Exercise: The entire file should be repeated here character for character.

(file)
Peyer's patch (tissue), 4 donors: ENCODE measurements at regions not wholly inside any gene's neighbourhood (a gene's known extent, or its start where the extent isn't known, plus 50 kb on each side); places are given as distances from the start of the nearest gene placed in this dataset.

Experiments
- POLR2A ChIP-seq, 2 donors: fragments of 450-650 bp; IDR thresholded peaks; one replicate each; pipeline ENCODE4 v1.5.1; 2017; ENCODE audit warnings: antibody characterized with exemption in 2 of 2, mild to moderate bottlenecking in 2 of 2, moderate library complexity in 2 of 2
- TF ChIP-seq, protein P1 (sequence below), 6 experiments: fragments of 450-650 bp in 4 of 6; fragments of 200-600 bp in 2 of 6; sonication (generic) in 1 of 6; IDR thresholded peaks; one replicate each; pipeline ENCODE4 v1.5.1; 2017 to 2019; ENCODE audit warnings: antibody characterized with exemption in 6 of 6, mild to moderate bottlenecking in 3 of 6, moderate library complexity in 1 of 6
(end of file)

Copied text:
Peyer's patch (tissue), 4 donors: ENCODE measurements at regions not wholly inside any gene's neighbourhood (a gene's known extent, or its start where the extent isn't known, plus 50 kb on each side); places are given as distances from the start of the nearest gene placed in this dataset.

Experiments
- POLR2A ChIP-seq, 2 donors: fragments of 450-650 bp; IDR thresholded peaks; one replicate each; pipeline ENCODE4 v1.5.1; 2017; ENCODE audit warnings: antibody characterized with exemption in 2 of 2, mild to moderate bottlenecking in 2 of 2, moderate library complexity in 2 of 2
- TF ChIP-seq, protein P1 (sequence below), 6 experiments: fragments of 450-650 bp in 4 of 6; fragments of 200-600 bp in 2 of 6; sonication (generic) in 1 of 6; IDR thresholded peaks; one replicate each; pipeline ENCODE4 v1.5.1; 2017 to 2019; ENCODE audit warnings: antibody characterized with exemption in 6 of 6, mild to moderate bottlenecking in 3 of 6, moderate library complexity in 1 of 6